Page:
Why do some COVID-19 patients lose ability to taste and smell? A team of Duke doctors is working to find out

DURHAM, N.C. (WTVD) -- A team of Duke doctors are teaming up to study one of the most common and longest-lasting symptoms of many COVID-19 patients: the loss of taste and smell.

"When it became clear that COVID-19 is causing fairly commonly persistent loss and taste disorders, it was sort of a natural collaboration with us to team up to try and tackle this problem," said Dr. Goldstein, an associate professor at Duke's School of Medicine in the Department of Head and Neck Surgery. The team began studying these issues in early spring.

"There are two things we should think - how to mitigate this short-term olfactory loss and how to make these long-term olfactory loss patients regain their sense of smell," said Dr. Hiroaki Matsunami, a neurobiology professor at Duke.

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Dr. Goldstein and Dr. Matsunami are joined by Dr. Nicholas Heaton, an assistant professor in the Department of Molecular Genetics and Microbiology, and Dr. Ashley Moseman, an assistant professor in the Department of Immunology.

A study published in the Journal of Internal Medicine looked at COVID-19 patients in 18 European hospitals, and found that nearly 86% of those with a mild case reported a loss of smell. While most patients regained their ability to do so within a few weeks, in some instances it takes several months.

Loss of smell is prevalent in other conditions, though it presents differently in COVID-19 patients.

"They can still breathe through the nose, no problem, yet they lose smell. And in previous knowledge, the virus mediated loss of smell usually associated with severe inflammation. Basically the clogged nose, stuffy nose, and then they can't smell it. But not this time," said Dr. Matsunami.

Researchers are working to learn how COVID-19 attacks those senses.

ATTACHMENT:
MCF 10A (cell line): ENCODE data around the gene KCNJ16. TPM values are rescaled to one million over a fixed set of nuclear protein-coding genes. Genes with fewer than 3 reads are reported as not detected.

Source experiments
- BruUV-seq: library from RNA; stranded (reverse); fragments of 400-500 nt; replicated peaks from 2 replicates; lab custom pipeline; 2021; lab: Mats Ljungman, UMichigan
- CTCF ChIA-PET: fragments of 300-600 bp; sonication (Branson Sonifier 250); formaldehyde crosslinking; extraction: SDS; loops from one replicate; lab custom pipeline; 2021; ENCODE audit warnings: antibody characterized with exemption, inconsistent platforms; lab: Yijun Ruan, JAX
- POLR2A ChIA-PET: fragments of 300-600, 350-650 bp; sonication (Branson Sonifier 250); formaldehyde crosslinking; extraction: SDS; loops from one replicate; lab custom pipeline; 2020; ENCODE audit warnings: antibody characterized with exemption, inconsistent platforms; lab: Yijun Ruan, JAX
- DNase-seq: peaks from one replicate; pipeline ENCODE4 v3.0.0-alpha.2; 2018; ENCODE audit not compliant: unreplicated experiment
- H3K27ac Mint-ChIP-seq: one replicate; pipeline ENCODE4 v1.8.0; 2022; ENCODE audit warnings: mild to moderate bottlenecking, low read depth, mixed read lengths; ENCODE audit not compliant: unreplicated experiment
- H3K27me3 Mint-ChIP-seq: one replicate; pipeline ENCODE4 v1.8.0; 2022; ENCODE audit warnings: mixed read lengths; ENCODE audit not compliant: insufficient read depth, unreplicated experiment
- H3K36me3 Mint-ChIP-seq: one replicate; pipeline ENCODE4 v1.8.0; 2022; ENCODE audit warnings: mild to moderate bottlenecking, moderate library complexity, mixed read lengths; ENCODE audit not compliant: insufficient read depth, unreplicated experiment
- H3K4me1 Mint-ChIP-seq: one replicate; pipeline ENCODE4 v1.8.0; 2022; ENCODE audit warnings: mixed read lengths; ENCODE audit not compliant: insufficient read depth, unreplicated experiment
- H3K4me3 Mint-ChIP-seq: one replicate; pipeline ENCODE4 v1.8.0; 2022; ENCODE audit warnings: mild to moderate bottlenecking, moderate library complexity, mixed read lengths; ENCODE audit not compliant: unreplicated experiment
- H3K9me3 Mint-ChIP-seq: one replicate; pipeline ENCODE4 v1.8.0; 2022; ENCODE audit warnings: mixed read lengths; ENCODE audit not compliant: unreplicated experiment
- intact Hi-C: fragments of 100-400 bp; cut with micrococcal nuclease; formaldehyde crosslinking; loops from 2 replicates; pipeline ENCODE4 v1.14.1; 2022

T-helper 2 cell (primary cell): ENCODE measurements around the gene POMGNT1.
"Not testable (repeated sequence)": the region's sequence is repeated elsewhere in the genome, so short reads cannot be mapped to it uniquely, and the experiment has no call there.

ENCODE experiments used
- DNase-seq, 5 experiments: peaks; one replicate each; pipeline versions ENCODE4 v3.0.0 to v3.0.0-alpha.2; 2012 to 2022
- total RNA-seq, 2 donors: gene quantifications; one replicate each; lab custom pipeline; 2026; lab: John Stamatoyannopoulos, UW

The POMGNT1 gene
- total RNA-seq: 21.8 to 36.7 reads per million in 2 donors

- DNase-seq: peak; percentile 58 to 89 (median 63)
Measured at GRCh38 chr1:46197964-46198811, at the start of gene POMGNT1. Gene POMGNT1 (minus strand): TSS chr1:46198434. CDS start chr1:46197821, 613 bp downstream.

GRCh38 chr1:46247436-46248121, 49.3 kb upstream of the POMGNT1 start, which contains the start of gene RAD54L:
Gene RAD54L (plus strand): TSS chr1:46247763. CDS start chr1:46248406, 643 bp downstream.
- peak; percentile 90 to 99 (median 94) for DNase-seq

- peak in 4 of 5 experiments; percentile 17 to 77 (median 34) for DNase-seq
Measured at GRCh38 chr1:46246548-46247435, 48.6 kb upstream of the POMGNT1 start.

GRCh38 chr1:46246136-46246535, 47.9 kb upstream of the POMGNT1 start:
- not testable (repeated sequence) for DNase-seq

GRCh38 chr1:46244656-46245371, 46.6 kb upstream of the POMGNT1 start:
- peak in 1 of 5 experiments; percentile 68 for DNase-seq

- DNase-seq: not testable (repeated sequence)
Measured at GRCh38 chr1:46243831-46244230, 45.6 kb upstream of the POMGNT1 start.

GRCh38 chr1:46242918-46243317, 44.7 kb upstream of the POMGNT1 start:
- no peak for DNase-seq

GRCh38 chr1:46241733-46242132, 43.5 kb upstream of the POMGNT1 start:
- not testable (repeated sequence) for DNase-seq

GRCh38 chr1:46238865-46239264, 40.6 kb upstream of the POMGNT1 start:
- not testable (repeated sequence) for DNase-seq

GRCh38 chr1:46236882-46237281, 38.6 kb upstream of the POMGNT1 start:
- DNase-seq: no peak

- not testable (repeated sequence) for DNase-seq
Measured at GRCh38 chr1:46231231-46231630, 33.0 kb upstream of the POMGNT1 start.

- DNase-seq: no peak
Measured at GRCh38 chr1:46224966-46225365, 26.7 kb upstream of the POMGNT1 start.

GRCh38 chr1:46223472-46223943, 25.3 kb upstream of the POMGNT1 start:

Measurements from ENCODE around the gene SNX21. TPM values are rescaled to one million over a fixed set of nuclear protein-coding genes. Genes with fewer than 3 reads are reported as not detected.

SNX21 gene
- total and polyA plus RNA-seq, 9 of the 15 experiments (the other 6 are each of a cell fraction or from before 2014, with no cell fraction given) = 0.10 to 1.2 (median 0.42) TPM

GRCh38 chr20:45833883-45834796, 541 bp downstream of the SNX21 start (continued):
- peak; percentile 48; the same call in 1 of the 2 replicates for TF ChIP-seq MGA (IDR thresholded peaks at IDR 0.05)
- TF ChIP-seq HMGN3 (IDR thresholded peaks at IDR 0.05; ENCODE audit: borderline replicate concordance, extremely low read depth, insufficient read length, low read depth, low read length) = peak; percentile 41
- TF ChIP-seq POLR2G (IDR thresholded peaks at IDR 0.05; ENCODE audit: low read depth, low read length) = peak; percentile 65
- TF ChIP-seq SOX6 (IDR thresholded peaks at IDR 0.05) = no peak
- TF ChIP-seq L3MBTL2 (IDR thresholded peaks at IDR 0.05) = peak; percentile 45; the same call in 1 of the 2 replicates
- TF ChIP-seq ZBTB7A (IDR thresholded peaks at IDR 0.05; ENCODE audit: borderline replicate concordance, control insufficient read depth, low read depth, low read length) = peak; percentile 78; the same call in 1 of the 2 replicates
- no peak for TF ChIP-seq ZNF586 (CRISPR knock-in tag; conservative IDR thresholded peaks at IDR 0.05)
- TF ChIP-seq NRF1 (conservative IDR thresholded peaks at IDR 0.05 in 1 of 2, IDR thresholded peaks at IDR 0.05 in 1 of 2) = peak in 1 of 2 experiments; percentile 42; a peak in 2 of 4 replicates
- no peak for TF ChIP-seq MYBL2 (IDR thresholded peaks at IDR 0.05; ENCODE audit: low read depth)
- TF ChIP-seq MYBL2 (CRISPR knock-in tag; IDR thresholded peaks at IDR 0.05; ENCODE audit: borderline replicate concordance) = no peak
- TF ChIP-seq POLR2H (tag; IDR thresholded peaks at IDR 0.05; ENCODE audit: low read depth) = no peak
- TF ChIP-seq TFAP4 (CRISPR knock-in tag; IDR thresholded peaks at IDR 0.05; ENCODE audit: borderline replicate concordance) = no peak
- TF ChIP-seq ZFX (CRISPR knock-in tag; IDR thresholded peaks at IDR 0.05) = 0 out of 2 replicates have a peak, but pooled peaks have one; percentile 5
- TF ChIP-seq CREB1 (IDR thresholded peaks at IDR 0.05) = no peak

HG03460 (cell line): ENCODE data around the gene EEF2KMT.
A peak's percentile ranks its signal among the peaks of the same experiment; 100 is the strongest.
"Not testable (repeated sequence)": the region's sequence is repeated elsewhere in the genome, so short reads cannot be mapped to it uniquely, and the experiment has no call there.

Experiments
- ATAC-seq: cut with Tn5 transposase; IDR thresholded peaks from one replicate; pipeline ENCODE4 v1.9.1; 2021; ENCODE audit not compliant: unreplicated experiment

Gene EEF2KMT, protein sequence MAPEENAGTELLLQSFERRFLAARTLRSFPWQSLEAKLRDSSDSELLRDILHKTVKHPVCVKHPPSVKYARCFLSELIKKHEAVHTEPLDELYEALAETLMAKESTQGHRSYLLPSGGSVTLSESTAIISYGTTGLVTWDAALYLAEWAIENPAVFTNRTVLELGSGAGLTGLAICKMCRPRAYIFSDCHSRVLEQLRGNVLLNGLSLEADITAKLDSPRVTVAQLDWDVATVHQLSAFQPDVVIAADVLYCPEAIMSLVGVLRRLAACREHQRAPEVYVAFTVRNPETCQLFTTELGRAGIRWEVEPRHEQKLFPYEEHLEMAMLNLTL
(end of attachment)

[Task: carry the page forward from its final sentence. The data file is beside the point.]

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"We wanted to focus on the mucus membrane because it is an accessible tissue in humans, and a likely site of pathology for coronavirus infections," said Matsunami in an earlier interview with Magnify, a magazine published by Duke's School of Medicine. "Not only that, it houses many types of cells, including olfactory sensory neurons, which have a direct line to the central nervous system. Healthy functioning of these neurons is necessary in order for a person to be able to smell."

"Probably about 15% of subjects seem to have this more long-lasting smell loss. And we don't really know why that is. And we've been seeing five, even six months out form COVID infection in my clinic complaining that their sense of smell is not returning. And we even give them smell tests that show their sense of smell is not functioning normally," said Dr. Goldstein.

They believe the loss of taste is tied to the loss of smell.

"As we're eating and chewing, all the volatile components of the food we're eating sort of go up behind your pallet and are actually detected by your smell nerves. So actually your brain is putting together input from your taste buds," said Dr. Brad Goldstein.

Dr. Goldstein explained there is some anecdotal evidence that smell therapies could help, though further studies are needed. Once they have a better understanding of how the virus attacks the senses, researchers hope to move to the next phase.

"Moving forward we would then anticipate hopefully starting some specific studies to test treatments," said Dr. Goldstein.
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